Service-Producing Industries, The growth of the service-producing sector creates an image of a work force dominated by cashiers, retail sales workers, and waiters. In addition to such jobs, the service sector will also generate jobs for financial managers, engineers, electrical and electronics technicians, nurses, and many other managerial, professional, and technical workers. Environmental management and conservation of oil and gas are vital industries that will continue to grow.
According to Workforce 2000, a report from the Hudson Institute, "The new jobs in service industries will demand much higher skill levels than the jobs today. Very few new jobs will be created for those who cannot read, follow directions, and use mathematics. Ironically, the demographic trends in the work force, coupled with the higher skill requirements of the economy, will lead to both higher and lower employment: more joblessness among the least-skilled and more jobs among the educationally advantaged."
John Stodden, Ph.D. economist and career expert, says, "There is a tremendous surge in the services sector, which is highly labor intensive and increases the need for workers-knowledgeable workers. In this kind of variable, dynamic, and tricky economy, you need people who know what they're doing. Let's just say it, you need graybeards. You don't need wet noses. There's a premium of wisdom over enthusiasm here; people who know the ropes, who can find markets, develop products. The economy is too topsy-turvy to babysit youngsters until they learn what's going on. I think that falls right into the lap of the over-50 target audience." The service industry is projected to account for almost 50 percent of all new jobs by the years to come. These jobs will be in small companies as well as large corporations, in all levels of government, and in such diverse industries as banking, data processing, hospitals, and management consulting.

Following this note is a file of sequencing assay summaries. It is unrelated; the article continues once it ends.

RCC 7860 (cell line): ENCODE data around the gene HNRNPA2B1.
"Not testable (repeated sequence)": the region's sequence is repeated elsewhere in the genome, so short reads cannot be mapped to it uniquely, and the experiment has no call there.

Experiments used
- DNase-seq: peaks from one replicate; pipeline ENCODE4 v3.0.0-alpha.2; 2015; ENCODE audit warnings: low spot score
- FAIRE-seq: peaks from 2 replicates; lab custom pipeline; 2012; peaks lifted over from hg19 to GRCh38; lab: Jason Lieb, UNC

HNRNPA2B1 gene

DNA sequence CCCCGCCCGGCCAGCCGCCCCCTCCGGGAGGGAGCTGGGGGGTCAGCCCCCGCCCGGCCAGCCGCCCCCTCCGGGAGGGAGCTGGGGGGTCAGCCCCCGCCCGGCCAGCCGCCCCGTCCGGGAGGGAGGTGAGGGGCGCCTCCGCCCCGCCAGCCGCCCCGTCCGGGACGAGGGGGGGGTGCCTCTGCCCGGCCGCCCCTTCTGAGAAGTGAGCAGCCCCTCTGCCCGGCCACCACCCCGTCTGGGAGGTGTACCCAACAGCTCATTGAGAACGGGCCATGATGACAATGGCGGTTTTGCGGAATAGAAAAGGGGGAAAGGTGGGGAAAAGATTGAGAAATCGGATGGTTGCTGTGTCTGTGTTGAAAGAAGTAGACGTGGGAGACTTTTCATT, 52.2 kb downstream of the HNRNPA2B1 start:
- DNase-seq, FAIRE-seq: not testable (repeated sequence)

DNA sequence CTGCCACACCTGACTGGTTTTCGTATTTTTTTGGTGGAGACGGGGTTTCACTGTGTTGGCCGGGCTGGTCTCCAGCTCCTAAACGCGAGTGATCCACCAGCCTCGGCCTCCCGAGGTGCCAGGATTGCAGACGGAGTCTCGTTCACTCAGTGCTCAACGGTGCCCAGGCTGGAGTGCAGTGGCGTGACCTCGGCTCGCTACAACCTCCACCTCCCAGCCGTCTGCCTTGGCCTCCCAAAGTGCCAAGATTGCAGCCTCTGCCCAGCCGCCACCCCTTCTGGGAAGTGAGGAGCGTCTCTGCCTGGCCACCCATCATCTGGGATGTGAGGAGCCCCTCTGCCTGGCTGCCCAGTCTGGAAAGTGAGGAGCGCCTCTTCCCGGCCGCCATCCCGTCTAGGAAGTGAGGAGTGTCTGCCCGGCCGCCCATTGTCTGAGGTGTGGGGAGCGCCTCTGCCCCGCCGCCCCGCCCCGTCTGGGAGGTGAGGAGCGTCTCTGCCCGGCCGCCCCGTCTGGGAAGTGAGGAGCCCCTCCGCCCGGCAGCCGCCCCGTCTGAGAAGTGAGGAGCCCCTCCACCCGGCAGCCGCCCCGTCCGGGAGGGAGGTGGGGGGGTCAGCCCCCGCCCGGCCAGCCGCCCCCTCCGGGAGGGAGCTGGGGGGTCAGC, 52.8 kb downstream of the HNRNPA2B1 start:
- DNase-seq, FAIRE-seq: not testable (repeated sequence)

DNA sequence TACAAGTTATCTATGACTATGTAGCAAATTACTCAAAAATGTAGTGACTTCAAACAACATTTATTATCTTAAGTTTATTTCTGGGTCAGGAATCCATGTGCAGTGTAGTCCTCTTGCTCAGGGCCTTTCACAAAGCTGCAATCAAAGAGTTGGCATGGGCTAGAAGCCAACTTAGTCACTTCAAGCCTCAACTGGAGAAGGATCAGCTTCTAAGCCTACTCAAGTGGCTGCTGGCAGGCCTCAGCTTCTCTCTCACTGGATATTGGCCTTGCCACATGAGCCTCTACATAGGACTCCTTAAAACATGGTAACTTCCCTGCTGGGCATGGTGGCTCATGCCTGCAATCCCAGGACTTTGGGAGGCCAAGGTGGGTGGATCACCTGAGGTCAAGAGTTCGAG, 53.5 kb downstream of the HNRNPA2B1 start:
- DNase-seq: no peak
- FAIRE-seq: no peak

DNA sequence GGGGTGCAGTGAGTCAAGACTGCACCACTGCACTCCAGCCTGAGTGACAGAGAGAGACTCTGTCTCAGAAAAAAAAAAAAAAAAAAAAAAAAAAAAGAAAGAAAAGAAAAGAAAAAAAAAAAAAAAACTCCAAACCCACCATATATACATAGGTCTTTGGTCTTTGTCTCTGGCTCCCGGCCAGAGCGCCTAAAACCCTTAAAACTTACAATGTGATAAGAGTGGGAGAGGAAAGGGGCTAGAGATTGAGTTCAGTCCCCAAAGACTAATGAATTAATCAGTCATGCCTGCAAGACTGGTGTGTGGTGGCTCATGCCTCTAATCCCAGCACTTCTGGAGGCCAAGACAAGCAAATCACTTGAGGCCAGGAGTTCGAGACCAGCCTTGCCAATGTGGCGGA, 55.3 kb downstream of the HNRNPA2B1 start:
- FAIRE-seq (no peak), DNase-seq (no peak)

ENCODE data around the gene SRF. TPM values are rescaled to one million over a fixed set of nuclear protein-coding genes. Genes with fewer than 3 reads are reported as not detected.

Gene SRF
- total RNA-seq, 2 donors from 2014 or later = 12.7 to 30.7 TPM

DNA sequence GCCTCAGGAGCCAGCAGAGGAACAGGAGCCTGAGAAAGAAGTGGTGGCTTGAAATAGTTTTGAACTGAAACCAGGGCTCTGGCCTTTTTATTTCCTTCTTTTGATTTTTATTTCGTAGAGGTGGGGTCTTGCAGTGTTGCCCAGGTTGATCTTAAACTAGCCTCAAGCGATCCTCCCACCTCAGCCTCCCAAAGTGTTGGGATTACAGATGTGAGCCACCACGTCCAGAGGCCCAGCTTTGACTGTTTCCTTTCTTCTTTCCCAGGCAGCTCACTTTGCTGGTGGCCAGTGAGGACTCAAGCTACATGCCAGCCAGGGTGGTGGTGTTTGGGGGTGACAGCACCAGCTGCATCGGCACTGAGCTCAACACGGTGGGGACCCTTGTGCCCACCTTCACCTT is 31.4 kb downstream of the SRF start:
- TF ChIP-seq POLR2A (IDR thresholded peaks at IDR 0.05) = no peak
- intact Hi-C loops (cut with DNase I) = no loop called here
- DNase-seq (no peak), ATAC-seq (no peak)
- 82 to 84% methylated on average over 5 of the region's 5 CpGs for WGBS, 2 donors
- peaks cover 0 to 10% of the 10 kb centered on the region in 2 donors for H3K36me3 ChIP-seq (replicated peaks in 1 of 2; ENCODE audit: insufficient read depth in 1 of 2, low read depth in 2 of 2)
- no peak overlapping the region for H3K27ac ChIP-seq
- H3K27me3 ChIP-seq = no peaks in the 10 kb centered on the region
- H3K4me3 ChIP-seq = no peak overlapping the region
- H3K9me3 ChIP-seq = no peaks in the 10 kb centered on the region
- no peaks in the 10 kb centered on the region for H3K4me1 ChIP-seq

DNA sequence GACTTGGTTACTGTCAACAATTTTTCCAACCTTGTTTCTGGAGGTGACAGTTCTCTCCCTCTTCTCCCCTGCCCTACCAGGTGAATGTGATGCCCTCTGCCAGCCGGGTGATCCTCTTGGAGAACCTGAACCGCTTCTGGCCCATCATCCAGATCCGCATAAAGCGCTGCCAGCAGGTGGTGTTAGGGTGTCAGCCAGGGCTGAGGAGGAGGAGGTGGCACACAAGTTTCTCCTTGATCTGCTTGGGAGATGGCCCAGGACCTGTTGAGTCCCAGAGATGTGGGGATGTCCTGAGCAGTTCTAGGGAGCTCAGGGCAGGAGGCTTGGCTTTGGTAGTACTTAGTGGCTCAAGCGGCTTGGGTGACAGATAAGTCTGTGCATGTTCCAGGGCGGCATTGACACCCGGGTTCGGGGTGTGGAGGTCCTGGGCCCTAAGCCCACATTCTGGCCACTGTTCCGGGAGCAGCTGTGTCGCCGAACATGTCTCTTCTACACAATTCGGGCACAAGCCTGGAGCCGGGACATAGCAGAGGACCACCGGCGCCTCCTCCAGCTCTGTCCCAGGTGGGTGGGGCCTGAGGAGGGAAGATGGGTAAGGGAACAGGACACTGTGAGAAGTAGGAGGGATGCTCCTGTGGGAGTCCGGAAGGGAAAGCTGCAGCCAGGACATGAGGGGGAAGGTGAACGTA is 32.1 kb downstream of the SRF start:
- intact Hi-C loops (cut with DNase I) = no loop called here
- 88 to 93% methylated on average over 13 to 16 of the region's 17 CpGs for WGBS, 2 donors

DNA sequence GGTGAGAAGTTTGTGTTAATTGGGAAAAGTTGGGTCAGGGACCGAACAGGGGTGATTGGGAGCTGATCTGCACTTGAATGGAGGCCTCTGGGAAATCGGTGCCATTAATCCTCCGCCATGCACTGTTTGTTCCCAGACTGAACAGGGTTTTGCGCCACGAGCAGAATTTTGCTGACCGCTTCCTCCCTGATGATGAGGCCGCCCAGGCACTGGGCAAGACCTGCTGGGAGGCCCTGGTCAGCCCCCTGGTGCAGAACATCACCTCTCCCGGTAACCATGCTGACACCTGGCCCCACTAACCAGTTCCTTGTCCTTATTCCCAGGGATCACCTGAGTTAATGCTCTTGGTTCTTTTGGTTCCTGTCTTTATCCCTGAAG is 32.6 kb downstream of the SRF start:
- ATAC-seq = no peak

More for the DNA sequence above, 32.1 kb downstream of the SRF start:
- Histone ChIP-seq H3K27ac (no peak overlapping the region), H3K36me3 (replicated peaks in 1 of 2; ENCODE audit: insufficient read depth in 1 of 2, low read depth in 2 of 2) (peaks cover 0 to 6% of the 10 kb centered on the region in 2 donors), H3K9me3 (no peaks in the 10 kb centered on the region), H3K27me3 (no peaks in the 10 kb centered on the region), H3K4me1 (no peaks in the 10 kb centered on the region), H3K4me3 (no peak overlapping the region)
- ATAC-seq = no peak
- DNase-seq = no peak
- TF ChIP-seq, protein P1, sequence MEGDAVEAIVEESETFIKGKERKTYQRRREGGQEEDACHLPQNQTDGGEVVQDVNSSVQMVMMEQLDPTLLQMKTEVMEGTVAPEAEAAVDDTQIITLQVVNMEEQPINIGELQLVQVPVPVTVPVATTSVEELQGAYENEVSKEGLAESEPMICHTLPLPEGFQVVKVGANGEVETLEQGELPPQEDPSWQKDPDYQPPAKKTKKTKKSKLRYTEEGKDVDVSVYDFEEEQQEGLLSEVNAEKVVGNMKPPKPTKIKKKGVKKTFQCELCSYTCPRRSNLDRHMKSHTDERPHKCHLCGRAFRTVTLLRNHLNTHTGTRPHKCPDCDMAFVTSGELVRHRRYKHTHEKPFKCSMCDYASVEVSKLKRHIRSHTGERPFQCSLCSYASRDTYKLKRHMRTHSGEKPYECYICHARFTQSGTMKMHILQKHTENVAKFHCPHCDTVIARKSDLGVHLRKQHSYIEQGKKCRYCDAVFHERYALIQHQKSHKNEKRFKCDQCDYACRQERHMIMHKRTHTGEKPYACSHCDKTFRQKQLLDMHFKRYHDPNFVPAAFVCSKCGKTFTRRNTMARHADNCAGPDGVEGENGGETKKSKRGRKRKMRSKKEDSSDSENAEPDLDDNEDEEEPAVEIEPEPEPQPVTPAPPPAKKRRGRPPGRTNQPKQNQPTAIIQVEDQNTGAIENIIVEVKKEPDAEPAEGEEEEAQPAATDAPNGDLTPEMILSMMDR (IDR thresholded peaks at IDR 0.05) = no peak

- Healthcare. This field will continue to be one of the most important groups of industries in terms of job creation. New technology and a growing and aging population will increase the demand for health services. Because of the growth of health care, seven of the ten fastest-growing occupations between now and the years to come will be health related.
- Business Services. Personnel supply services, which include temporary help agencies, the largest industry in this group, will continue to grow. Business services also include the fastest-growing industry in the economy - computer and data processing services. This industry is predicted to grow five times faster than the average for all industries. Research, management, and consulting are other business services areas that will boom, though not as quickly as computer and personnel supply services.
- Education. There is a need in both the public and private sector for teachers, teacher's aides, counselors, technicians, and administrative aides. There is a shortage of skilled technical workers and engineers, professionals needed to create, plan, and develop tomorrow's new products. Approximately half of the Ph.D.'s teaching in colleges and universities are foreign born. And Ph.D. minorities, desperately needed on U.S. engineering college campuses, comprise 1.7 percent of those holding this degree; over all, only 5.6 percent of Ph.D.'s are minorities. In addition to a growing need for Ph.D.'s to teach at the college level, many college professors will be retiring during the 1990s. Result: Approximately 500,000 college teaching vacancies will occur in this decade.
- Retail Trade. The food service industry will be among the fastest-growing industries and will employ the most workers in this area. An increasing number of jobs are also projected in grocery, department, and other types of stores.
- U.S. Government. Uncle Sam is the country's largest employer, with jobs ranging from secretaries to doctors and engineers and everything in between. There will also be a broad range of jobs in state and local governments.